"It will be about being able to book desks, meeting rooms, sending out invites to meetings, pre-screening for staff or visitors, helping employees find other ways to get to the office other than public transport, and then experience getting into the building with access control and direction. All of that sounds really complicated, but it’s not. They’re just different pieces of a puzzle, which actually knit together very nicely. If there’s one key takeaway, it’s that there doesn’t have to be a harder user experience."
Simon Cohen, UK Partners Director, Condeco | Watch the full session replay here

9. Enhanced personalization in the workplace may be what we’re missing.

Just as the automotive industry has introduced cars that can digitally meet your specifications and needs - automatically adjusting music, mirror height, seat position, and more once you unlock the door with a fob - the workplace has the potential for the same type of personalization. 

When you walk into the office, your desk might adjust to your height, light and room temperature will adjust to your preferences, your phone will sync to the particular desk you booked...it’s all possible and aligned with the need to give employees more options and choices. We just need to get there.

"We are really far behind in leveraging technology to create sophisticated intuitive solutions, and this could be our opportunity to catch up rapidly."
Kay Sargent, Senior Principal - Director of WorkPlace, HOK | Watch the full session replay here

On the changing role of HR leaders...

10. HR professionals should play a stronger role in overall company communication.  

In these times, HR leaders have an opportunity to step up in delivering consistent organization-wide communications. That means passing transparent, empathetic information down from leadership teams to employees, making sure employees understand that they are heard, and that they have a platform to respond.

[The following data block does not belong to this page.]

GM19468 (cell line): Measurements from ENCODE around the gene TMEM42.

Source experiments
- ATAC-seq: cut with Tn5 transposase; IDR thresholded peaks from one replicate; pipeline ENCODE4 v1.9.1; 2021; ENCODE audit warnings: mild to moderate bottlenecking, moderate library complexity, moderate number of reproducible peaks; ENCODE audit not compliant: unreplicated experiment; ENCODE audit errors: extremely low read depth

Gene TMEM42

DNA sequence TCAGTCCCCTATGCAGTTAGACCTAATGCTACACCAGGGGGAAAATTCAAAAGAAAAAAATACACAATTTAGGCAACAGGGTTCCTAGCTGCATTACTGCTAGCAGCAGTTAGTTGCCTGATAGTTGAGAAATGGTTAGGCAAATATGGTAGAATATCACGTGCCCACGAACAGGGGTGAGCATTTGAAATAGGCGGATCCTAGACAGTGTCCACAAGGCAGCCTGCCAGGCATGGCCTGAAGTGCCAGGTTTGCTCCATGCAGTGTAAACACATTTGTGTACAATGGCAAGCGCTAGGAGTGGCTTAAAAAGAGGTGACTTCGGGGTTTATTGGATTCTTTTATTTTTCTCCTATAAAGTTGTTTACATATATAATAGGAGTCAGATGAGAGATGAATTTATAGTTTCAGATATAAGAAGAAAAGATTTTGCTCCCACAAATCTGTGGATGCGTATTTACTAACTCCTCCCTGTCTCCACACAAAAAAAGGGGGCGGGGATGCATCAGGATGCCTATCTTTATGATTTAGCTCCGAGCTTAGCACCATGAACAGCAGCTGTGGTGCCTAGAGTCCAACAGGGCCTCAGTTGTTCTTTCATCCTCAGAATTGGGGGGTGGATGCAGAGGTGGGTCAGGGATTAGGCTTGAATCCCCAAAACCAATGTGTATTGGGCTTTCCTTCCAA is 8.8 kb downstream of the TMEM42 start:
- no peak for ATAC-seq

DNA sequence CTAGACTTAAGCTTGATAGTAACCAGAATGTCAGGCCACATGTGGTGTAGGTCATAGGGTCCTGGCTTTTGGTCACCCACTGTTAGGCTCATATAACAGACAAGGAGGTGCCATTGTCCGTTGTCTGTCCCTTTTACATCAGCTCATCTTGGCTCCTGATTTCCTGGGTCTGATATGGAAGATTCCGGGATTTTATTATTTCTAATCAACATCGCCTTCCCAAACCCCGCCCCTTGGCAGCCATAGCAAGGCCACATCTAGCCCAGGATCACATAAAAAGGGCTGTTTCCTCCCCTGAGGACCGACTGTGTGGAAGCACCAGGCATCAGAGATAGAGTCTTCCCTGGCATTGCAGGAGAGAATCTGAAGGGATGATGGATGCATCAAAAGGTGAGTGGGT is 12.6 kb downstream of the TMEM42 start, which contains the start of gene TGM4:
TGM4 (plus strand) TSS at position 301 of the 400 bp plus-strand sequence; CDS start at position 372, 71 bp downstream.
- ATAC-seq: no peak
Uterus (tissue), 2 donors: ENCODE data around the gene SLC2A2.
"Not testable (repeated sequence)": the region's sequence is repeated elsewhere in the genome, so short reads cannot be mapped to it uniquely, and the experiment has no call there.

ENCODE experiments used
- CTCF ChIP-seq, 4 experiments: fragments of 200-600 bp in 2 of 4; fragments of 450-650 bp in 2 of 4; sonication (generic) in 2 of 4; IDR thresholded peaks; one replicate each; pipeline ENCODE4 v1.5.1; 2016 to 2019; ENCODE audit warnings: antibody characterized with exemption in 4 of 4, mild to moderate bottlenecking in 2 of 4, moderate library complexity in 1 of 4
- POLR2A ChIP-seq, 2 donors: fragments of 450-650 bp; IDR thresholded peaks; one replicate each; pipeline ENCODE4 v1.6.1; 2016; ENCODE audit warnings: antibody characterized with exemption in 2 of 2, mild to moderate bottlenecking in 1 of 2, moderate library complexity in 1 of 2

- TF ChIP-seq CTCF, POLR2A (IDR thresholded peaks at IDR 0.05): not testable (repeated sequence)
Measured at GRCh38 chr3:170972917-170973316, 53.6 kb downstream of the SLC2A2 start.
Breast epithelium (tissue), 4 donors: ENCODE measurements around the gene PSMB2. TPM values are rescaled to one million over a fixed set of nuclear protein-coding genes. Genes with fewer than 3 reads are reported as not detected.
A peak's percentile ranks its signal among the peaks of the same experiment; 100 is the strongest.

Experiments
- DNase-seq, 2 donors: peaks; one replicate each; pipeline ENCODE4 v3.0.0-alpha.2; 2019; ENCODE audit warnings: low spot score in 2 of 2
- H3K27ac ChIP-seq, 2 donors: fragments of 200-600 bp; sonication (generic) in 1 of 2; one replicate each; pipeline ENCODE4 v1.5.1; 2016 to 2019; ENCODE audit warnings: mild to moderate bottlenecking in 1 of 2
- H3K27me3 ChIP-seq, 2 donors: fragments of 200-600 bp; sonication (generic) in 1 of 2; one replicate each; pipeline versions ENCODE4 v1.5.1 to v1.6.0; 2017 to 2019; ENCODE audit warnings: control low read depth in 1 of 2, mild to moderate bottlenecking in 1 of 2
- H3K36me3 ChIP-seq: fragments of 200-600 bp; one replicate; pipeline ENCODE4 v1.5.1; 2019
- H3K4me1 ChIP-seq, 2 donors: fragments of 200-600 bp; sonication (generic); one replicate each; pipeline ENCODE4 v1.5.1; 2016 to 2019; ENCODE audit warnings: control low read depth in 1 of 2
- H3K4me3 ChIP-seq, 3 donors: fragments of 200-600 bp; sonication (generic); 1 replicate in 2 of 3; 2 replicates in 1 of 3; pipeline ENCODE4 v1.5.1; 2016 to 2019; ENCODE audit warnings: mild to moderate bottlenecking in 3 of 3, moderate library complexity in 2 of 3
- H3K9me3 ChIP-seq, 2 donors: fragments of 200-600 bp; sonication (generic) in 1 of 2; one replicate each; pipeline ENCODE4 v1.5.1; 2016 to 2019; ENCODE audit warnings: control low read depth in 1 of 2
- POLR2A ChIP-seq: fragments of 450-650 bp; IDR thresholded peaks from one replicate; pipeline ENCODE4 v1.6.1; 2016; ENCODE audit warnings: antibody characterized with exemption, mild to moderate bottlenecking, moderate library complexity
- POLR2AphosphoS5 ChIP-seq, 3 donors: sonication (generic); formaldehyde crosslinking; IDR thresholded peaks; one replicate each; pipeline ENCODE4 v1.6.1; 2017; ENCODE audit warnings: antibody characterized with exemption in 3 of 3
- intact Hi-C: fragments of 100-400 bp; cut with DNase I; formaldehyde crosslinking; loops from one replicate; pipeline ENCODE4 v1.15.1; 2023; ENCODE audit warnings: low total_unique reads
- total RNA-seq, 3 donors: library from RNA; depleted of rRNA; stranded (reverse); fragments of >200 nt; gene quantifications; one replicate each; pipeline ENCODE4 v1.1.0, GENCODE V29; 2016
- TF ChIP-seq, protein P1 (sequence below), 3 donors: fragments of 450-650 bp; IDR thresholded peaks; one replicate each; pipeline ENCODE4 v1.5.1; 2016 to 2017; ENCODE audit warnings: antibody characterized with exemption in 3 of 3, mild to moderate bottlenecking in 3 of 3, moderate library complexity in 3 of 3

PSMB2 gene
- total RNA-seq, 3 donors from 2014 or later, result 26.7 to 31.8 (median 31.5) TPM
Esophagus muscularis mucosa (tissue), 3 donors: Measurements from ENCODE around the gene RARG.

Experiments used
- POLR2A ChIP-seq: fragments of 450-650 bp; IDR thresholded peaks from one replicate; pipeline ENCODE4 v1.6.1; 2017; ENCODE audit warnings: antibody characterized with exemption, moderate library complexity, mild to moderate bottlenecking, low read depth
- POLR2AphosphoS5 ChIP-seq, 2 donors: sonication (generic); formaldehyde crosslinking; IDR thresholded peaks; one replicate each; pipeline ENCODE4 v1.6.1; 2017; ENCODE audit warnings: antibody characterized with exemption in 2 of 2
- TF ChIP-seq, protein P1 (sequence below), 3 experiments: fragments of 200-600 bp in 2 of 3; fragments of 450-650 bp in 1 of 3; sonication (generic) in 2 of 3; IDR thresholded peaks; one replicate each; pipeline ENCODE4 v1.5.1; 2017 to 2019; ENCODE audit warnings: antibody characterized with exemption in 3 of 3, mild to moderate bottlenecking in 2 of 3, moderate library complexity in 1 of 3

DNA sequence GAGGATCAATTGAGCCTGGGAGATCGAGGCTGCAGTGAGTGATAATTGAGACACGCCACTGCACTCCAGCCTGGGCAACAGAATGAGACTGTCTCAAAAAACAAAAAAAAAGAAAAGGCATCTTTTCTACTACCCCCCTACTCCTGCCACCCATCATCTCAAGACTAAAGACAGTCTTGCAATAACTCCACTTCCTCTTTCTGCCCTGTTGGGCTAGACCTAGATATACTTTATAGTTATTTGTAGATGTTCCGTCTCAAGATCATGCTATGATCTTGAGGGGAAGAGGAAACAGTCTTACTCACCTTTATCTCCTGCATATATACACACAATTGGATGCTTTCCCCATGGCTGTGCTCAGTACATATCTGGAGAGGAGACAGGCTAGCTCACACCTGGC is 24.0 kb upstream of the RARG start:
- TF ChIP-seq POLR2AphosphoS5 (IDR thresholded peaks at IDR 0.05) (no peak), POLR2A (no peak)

“We want to continue listening and continue the dialogue [with employees], so I think [these communication priorities will be the ones] the leadership team will look to HR to lead. And the HR team has an opportunity to really step up and play a strong role here."
Barry Marshall, Founding Partner, P5 Collaborative Consulting | Watch the full session replay here


11. HR will need to work more closely with other departments. 

Things like remote onboarding, which from an IT perspective involves increased cybersecurity and the simple implementation of tools, should be done in collaboration with HR. Here’s where multiple departments like HR and IT can come together, to really look at employee processes more holistically, not just in terms of the equipment employees need to do their jobs.

“That’s really important right now for HR - looking at all the touchpoints for employees across the organization, and ensuring they’re consistent with your culture, messaging, and everything you’re trying to achieve as an organization."
Barry Marshall, Founding Partner, P5 Collaborative Consulting | Watch the full session replay here

Onward and upward: Preparing for what’s to come

As professionals, we’re working together to help shape and develop the new world of work. We need to collectively make sure that our employees are heard and that they get the flexibility they need to do their jobs. 

But before we do this, we need to first understand what will truly drive us back to the workplace of tomorrow - and how our experiences can improve with the right technologies and spaces for socialization and collaboration.


Want to discover more takeaways and lessons learned from experts around the globe? Catch up on what you missed and watch the RRVS session replays now.

Watch here




Like this article? Spread the word.